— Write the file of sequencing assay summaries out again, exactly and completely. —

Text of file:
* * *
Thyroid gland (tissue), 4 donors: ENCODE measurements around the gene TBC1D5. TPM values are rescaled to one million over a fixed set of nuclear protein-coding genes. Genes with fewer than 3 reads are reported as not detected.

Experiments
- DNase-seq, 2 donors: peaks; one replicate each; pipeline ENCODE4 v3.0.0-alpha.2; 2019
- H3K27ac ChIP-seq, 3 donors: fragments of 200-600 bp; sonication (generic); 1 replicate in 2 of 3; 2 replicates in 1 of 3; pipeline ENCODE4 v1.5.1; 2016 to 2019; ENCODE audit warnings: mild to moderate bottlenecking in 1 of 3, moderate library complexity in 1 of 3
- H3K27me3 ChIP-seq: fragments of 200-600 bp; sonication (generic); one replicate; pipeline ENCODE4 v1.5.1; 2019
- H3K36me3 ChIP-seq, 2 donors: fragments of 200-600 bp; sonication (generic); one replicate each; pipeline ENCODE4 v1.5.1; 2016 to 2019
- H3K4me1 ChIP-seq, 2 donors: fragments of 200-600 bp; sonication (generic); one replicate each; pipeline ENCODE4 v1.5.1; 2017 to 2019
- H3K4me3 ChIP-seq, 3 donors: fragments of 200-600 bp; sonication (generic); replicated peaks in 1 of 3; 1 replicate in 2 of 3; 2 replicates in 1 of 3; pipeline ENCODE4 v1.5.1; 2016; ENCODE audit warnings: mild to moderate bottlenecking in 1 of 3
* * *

Thyroid gland (tissue), 4 donors: ENCODE measurements around the gene TBC1D5. TPM values are rescaled to one million over a fixed set of nuclear protein-coding genes. Genes with fewer than 3 reads are reported as not detected.

Experiments
- DNase-seq, 2 donors: peaks; one replicate each; pipeline ENCODE4 v3.0.0-alpha.2; 2019
- H3K27ac ChIP-seq, 3 donors: fragments of 200-600 bp; sonication (generic); 1 replicate in 2 of 3; 2 replicates in 1 of 3; pipeline ENCODE4 v1.5.1; 2016 to 2019; ENCODE audit warnings: mild to moderate bottlenecking in 1 of 3, moderate library complexity in 1 of 3
- H3K27me3 ChIP-seq: fragments of 200-600 bp; sonication (generic); one replicate; pipeline ENCODE4 v1.5.1; 2019
- H3K36me3 ChIP-seq, 2 donors: fragments of 200-600 bp; sonication (generic); one replicate each; pipeline ENCODE4 v1.5.1; 2016 to 2019
- H3K4me1 ChIP-seq, 2 donors: fragments of 200-600 bp; sonication (generic); one replicate each; pipeline ENCODE4 v1.5.1; 2017 to 2019
- H3K4me3 ChIP-seq, 3 donors: fragments of 200-600 bp; sonication (generic); replicated peaks in 1 of 3; 1 replicate in 2 of 3; 2 replicates in 1 of 3; pipeline ENCODE4 v1.5.1; 2016; ENCODE audit warnings: mild to moderate bottlenecking in 1 of 3